Vaping, whether tobacco, CBD, or THC, brings its own unknowns. In 2016, an estimated 4.5% of Americans 18 years and older had used e-cigarettes, ranging from 2.4% in the District of Columbia to nearly 30% in Arkansas.9,10

There are numerous unanswered questions about e-cigarettes that are just now being explored, including the effects on the cardiopulmonary system.

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Studies find that the use of nicotine-containing e-cigarettes worsens several markers of cardiovascular disease risk, including peripheral and central hemodynamics, arterial stiffness, heart rate and plasma inflammatory markers.11,12

"With vaping, you just don't know what you're getting," says Vogel, because the liquid used typically contains numerous ingredients along with the active ingredient.

In 2019, reports of serious, often fatal, lung injuries in adolescents and young adults who used e-cigarettes and other vaping devices emerged.

As of February 18, 2020, the Centers for Disease Control and Prevention reported 2,807 cases of hospitalization from e-cigarette or vaping-associated lung injury in the U.S., including Puerto Rico and the U.S. Virgin Islands, with 68 deaths confirmed in 29 states and the District of Columbia.

Of the 2,022 hospitalized patients with data on substance abuse, 82% reported using THC-containing products and 33% reported exclusive use of THC-containing products.13


  1. DeFilippis EM, Bajaj NS, Singh A, et al. Marijuana use in patients with cardiovascular disease. J Am Coll Cardiol 2020;75;320-32.
  2. National Cannabis Industry Association. Available here. Accessed March 24, 2020.
  3. Nawrot TS, Perez L, Künzli N, Munters E, Nemery B. Public health importance of triggers of myocardial infarction: a comparative risk assessment. Lancet 2011;377:732-40.
  4. DeFilippis EM, Singh A, Divakaran S, et al. Cocaine and marijuana use among young adults with myocardial infarction. J Am Coll Cardiol 2018;71:2540-51.
  5. Hemachandra D, McKetin R, Cherbuin N, Anstey KJ. Heavy cannabis users at elevated risk of stroke: evidence from a general population survey. Aust N Z J Public Health 2016;40:226-30.
  6. Wolff V, Zinchenko I, Quenardelle V, Rouyer O, Geny B. Characteristics and prognosis of ischemic stroke in young cannabis users compared with non-cannabis users. J Am Coll Cardiol 2015;66:2052-3.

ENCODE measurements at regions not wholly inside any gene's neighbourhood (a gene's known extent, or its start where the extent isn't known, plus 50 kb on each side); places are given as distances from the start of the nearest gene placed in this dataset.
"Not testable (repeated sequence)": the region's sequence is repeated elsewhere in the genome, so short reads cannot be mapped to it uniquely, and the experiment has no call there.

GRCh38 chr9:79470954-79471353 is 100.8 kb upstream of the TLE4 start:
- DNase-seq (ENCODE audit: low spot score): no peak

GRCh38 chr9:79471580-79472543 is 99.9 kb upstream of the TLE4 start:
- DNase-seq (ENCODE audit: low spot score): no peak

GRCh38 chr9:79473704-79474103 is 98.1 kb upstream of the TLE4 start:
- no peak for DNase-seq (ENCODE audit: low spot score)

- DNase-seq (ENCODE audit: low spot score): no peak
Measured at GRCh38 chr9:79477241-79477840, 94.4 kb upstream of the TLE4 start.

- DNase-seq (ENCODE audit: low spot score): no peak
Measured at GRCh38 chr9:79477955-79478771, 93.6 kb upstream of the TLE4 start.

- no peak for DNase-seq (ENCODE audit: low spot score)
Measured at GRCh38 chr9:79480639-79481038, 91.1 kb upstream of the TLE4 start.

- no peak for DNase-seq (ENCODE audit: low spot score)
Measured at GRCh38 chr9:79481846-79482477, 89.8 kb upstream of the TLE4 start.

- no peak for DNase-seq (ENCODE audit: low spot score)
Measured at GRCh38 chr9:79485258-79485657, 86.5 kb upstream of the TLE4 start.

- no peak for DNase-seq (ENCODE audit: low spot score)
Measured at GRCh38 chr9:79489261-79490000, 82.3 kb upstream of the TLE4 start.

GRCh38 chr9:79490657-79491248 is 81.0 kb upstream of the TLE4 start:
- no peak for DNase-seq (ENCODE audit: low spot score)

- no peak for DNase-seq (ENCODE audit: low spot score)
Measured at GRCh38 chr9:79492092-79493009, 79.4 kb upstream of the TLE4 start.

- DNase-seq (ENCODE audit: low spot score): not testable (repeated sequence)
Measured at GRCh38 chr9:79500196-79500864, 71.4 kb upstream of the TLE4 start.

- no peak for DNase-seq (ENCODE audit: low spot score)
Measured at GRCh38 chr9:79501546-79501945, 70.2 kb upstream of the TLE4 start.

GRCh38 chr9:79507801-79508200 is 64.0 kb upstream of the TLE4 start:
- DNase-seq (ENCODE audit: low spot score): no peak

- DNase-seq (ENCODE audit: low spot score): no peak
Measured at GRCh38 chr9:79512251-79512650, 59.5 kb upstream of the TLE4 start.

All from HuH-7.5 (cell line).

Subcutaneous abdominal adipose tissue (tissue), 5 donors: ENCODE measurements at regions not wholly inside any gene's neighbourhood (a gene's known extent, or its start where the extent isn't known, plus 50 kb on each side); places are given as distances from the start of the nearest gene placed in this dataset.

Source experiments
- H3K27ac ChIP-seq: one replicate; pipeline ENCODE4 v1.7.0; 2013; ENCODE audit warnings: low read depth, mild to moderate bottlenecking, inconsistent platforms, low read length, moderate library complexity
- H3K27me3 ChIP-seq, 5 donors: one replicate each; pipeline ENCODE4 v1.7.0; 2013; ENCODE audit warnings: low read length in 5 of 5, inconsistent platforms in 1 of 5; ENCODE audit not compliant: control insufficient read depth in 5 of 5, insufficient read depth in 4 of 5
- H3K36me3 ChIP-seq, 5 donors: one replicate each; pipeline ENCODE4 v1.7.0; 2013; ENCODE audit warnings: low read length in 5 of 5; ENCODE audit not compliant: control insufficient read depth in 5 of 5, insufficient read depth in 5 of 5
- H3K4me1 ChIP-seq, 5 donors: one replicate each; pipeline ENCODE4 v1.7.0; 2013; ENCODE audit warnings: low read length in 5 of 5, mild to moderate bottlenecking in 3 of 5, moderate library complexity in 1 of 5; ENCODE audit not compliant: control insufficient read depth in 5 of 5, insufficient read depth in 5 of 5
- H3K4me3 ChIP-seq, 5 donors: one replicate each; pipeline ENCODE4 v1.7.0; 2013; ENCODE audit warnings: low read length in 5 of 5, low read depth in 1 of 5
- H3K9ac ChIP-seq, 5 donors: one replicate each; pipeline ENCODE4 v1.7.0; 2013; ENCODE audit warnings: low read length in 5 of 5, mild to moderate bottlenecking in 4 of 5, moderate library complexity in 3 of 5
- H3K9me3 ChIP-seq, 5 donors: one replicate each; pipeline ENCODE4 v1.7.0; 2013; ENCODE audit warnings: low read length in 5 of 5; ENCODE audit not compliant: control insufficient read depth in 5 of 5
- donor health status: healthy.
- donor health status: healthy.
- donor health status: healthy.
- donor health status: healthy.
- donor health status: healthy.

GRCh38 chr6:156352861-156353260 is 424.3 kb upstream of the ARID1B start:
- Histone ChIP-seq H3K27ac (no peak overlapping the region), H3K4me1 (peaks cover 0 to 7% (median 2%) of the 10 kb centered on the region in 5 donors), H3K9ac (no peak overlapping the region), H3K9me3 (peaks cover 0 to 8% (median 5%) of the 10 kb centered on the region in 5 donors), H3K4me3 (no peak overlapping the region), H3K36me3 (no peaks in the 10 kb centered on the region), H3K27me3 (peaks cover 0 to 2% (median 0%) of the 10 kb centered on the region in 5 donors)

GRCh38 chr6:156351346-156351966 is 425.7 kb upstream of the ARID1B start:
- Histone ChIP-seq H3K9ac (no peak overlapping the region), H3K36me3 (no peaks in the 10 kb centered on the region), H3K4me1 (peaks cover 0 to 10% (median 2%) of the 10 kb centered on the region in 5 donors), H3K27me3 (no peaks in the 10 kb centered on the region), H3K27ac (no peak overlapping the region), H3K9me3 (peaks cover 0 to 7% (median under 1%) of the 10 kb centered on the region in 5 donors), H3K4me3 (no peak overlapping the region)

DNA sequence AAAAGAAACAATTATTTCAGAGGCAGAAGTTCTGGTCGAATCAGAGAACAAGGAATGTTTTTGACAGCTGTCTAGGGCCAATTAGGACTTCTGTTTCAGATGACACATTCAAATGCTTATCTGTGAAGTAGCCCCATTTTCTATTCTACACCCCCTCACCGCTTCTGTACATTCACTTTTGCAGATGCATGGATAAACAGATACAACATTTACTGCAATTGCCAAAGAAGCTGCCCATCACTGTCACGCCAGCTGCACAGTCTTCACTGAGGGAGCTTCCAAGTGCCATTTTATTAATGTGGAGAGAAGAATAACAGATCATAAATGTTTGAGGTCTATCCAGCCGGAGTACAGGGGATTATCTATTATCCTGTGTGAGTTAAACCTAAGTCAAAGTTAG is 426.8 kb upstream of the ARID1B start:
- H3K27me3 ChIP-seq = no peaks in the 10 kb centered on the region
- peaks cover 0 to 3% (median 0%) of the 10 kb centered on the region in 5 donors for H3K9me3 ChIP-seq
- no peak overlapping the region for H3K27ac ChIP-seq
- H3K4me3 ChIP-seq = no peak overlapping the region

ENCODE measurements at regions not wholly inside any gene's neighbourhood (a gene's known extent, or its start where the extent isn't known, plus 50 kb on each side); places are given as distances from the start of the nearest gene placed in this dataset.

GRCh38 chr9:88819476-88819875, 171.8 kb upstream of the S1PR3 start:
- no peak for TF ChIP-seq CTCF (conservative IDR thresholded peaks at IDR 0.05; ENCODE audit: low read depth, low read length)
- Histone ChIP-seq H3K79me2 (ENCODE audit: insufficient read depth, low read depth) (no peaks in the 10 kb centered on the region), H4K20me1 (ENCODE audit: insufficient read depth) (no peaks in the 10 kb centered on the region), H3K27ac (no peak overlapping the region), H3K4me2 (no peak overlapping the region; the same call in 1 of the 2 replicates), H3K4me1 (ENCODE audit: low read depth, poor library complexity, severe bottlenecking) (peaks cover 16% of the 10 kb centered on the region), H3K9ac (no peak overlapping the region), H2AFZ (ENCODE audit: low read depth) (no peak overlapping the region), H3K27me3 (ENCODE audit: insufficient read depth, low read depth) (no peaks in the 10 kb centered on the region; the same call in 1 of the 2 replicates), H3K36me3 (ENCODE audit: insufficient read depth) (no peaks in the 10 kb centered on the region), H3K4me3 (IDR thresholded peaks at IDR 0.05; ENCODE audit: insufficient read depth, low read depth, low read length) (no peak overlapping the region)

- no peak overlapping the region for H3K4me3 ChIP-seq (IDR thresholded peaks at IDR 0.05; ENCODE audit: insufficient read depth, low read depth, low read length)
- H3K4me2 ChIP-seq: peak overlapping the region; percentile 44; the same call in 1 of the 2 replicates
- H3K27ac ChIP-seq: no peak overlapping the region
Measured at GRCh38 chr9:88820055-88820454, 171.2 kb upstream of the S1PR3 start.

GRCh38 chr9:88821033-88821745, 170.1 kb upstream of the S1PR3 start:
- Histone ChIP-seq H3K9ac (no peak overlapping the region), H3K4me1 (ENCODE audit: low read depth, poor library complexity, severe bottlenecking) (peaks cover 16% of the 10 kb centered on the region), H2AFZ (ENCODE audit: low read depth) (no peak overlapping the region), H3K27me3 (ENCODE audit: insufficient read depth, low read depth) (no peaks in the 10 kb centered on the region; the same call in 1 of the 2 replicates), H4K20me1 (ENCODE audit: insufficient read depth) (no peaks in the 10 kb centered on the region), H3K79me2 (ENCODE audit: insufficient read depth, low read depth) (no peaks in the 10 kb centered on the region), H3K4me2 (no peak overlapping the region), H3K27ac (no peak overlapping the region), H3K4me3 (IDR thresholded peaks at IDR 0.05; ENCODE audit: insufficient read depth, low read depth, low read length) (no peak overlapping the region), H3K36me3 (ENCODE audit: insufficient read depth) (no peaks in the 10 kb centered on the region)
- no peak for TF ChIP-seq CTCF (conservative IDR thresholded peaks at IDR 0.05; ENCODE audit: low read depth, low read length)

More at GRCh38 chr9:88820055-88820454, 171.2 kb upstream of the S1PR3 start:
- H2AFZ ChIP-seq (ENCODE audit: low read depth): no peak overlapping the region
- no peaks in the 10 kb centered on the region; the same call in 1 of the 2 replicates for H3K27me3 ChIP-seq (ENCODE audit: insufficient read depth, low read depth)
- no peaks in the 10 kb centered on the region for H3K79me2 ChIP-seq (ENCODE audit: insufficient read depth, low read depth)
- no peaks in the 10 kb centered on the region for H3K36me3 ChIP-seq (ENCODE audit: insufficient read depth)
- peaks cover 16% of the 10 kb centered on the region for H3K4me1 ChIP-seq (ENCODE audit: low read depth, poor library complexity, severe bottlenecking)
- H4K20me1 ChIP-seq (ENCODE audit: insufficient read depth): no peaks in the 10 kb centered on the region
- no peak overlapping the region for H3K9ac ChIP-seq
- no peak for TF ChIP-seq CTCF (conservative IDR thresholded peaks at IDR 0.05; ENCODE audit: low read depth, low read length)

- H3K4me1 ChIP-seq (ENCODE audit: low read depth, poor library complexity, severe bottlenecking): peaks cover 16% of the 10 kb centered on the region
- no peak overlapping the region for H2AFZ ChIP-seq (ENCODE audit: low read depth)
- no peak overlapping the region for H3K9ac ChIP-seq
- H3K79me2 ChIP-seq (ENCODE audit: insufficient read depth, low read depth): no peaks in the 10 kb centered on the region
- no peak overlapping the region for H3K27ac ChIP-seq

7. Wang X, Derakhshandeh R, Liu J, et al. One minute of marijuana secondhand smoke exposure substantially impairs vascular endothelial function. J Am Heart Assoc 2016;5:e003858.
  8. Food and Drug Administration. What You Need to Know (And What We're Working to Find Out) About Products Containing Cannabis or Cannabis-derived Compounds, Including CBD. Available here. Accessed March 24, 2020.
  9. Hu SS, Homa DM, Wang T, et al. State-Specific Patterns of Cigarette Smoking, Smokeless Tobacco Use, and E-Cigarette Use Among Adults – United States, 2016. Centers for Disease Control and Prevention; 2019. Available here.
  10. Mirbolouk M, Charkhchi P, Kianoush S, et al. Prevalence and distribution of e-cigarette use among u.s. adults: behavioral risk factor surveillance system, 2016. Ann Intern Med 2018;169:429-38.
  11. Franzen KF, Willig J, Cayo Talavera S, et al. E-cigarettes and cigarettes worsen peripheral and central hemodynamics as well as arterial stiffness: A randomized, double-blinded pilot study. Vasc Med 2018;23:419-25.
  12. Chaumont M, de Becker B, Zaher W, et al. Differential effects of e-cigarette on microvascular endothelial function, arterial stiffness and oxidative stress: A randomized crossover trial. Sci Rep 2018;8:10378.
  13. Centers for Disease Control and Prevention. Outbreak of Lung Injury Associated with the Use of E-Cigarette, or Vaping, Products. February 25, 2020. Available here. Accessed March 24, 2020.

Clinical Topics: Anticoagulation Management, Arrhythmias and Clinical EP, Congenital Heart Disease and Pediatric Cardiology, Dyslipidemia, EP Basic Science, CHD and Pediatrics and Arrhythmias, CHD and Pediatrics and Prevention, Lipid Metabolism

Keywords: ACC Publications, Cardiology Magazine, Cannabis, Cannabidiol, Cannabinol, Cannabinoids, Dronabinol, Adolescent, Anti-Arrhythmia Agents, Calcium Channel Blockers, Warfarin, Endocannabinoids, Theophylline, Coffee, Young Adult, Electronic Nicotine Delivery Systems, Nicotine, Tobacco, Lung Injury, Dronabinol, Vascular Stiffness, Heart Rate, Universities